Video: Shradha Agarwal (J08) discusses the changing landscape of the media business, the development of Northwestern Business Review magazine and the increase in corporate social responsibility. For more video visit our channel on YouTube.
For some, the corporate world conjures up images of CEOs beholden only to profit margins, where companies employ cutthroat cost-cutting measures regardless of the human toll. But Shradha Agarwal, co-founder of the undergraduate magazine Northwestern Business Review, says businesses can and do achieve higher goals than simply boosting their bottom lines.
"Business has the power to really make the world a better place," says the broadcast journalism major from Kolkata, India. "I think the idea of a 'for-benefit' company is very important — a company that is for-profit but also focused on social benefit. What I find unique is the ability to embed giving back to the society through any career one chooses. I don't believe in helping at the Sunday soup kitchen while ignoring these issues throughout the rest week."
Agarwal combines that drive for success with a sense of conscientiousness in many of her endeavors here at Northwestern.
The words "corporate social responsibility" monopolized the cover of the premiere issue of NBR in spring 2006. The concept was one of the major themes peppered throughout the debut issue of the publication, which chronicles business innovation, industry trends and budding entrepreneurs. The magazine covers topics on a national level, often with insights from Northwestern professors and students, in addition to profiles and features on alumni. (The most recent issue featured David Kabiller [WCAS85, KSM87], a member of the Northwestern Board of Trustees, and John Livingston [KSM93, L93], managing partner of McKinsey & Co.)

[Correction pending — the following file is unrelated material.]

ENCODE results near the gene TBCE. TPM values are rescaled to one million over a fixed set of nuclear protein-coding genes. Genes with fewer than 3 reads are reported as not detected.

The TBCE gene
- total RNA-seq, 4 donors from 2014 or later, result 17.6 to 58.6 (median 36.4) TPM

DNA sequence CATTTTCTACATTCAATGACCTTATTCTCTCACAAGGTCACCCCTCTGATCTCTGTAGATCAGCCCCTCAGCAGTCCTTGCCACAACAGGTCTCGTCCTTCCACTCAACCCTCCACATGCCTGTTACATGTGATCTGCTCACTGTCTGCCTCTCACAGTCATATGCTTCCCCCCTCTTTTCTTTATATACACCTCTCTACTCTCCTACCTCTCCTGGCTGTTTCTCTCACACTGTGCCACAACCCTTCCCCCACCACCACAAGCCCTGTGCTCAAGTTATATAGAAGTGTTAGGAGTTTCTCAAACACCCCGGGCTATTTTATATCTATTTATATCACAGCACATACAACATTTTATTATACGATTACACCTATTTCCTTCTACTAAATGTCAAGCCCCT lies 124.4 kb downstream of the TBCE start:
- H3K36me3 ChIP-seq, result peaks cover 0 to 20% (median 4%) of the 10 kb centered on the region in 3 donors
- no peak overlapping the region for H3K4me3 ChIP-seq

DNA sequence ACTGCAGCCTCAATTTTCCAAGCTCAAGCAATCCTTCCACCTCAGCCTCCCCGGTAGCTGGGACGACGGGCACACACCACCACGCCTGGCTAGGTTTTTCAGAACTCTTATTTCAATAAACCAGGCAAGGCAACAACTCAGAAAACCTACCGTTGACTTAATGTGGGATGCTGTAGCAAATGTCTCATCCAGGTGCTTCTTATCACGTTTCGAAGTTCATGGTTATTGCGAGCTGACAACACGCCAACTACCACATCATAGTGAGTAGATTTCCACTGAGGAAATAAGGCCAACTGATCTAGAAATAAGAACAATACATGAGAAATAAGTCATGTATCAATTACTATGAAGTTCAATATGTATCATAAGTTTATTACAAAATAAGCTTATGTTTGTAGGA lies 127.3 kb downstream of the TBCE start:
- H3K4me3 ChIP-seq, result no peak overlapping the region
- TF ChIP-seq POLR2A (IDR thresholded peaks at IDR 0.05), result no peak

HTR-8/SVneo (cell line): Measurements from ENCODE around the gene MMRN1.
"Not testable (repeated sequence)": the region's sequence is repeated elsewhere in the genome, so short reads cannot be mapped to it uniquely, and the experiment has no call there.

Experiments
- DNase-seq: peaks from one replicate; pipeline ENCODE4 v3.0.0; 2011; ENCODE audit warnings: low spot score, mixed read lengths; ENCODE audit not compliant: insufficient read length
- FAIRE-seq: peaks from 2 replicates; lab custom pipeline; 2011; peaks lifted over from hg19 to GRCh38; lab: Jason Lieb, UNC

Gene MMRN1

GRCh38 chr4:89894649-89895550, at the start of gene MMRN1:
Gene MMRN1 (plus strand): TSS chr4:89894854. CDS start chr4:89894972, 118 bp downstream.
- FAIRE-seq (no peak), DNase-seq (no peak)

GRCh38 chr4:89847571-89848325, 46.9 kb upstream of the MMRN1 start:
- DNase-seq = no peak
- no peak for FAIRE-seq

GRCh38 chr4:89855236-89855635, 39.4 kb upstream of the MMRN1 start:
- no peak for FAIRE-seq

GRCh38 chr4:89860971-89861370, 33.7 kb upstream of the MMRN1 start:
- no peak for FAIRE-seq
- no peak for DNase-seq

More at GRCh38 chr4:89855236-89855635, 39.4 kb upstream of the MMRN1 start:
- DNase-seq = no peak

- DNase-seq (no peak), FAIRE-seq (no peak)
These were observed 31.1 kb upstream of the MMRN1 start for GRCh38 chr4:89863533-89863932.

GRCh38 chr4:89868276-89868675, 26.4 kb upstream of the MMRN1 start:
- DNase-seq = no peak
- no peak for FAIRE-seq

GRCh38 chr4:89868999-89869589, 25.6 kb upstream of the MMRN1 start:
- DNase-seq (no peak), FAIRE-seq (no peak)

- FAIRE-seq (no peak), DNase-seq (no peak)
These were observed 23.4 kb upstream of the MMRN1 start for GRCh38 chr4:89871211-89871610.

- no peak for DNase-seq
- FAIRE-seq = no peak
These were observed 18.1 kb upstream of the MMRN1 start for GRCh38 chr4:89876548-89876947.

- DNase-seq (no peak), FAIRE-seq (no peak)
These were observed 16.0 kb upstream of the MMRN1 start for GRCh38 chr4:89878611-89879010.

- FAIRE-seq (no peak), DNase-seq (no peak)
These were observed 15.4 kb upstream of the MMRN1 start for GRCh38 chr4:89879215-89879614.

"There are a lot of exemplary, precedent-setting businesses out there," says Agarwal, the magazine's former editor in chief. "We wanted to create a platform where we can really identify those role models so other people can follow in their footsteps."
Agarwal and magazine co-founder Rishi Shah (SESP08) exchanged ideas with business-oriented undergrads from across the country. They eventually distributed 10,000 copies of the first issue of the now biannual magazine to 60 college campuses.
To finance such a large-scale project Agarwal and Shah put their entrepreneurial skills to use and devised an original business plan. They teamed up with other student groups on campus, piecing together a marketing package to draw in advertising dollars from corporations. The package proposed to reach students on multiple avenues including through magazine ads, banners at conventions and through campus-wide corporate event marketing.
Aside from pioneering NBR, the media-minded Medill School senior has worked as a reporter for the Northwestern News Network and as a disc jockey on WNUR-FM for a South Asian show called Lotus Beat. She also co-founded a contemporary Indian dance troupe on campus called Mirch Masala as a first-year student.
Agarwal, who graduated after winter quarter, handles media and marketing for ContextMedia Inc., a startup company, and for Global Girls Inc., a nonprofit, both in Chicago. Eventually she hopes to integrate her skills in journalism and business to satisfy her desire to better society. Her dream is to address the shortage of quality schools in India, making education more accessible and holistic.
— Lauren Price (J08)
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Photo by Bill Arsenault